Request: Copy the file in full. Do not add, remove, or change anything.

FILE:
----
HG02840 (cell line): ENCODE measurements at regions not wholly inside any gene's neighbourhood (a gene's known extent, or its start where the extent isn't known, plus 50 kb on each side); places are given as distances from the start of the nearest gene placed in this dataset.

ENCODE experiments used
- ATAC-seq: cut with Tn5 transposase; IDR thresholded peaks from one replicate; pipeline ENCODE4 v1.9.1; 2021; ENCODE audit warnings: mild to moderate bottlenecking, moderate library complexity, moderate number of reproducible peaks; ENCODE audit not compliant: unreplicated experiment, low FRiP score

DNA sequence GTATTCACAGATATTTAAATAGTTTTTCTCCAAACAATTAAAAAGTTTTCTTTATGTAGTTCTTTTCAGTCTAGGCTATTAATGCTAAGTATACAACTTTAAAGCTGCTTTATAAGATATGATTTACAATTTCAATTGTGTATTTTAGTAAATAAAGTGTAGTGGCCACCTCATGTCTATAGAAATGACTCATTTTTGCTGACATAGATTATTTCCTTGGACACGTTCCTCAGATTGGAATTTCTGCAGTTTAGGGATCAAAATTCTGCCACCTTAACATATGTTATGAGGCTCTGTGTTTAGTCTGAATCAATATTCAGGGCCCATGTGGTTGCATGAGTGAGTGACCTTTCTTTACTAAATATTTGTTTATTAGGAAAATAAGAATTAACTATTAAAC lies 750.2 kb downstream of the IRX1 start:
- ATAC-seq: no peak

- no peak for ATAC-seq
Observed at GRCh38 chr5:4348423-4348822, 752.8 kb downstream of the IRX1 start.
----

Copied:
HG02840 (cell line): ENCODE measurements at regions not wholly inside any gene's neighbourhood (a gene's known extent, or its start where the extent isn't known, plus 50 kb on each side); places are given as distances from the start of the nearest gene placed in this dataset.

ENCODE experiments used
- ATAC-seq: cut with Tn5 transposase; IDR thresholded peaks from one replicate; pipeline ENCODE4 v1.9.1; 2021; ENCODE audit warnings: mild to moderate bottlenecking, moderate library complexity, moderate number of reproducible peaks; ENCODE audit not compliant: unreplicated experiment, low FRiP score

DNA sequence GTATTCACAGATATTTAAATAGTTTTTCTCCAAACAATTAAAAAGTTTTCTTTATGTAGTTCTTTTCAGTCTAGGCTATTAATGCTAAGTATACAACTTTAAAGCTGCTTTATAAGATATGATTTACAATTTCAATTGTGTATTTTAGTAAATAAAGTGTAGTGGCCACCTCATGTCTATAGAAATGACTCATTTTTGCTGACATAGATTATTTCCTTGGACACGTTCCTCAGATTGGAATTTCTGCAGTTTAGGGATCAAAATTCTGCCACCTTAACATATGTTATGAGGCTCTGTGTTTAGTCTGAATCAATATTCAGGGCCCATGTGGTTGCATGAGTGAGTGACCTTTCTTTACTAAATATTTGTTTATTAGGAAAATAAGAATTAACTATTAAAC lies 750.2 kb downstream of the IRX1 start:
- ATAC-seq: no peak

- no peak for ATAC-seq
Observed at GRCh38 chr5:4348423-4348822, 752.8 kb downstream of the IRX1 start.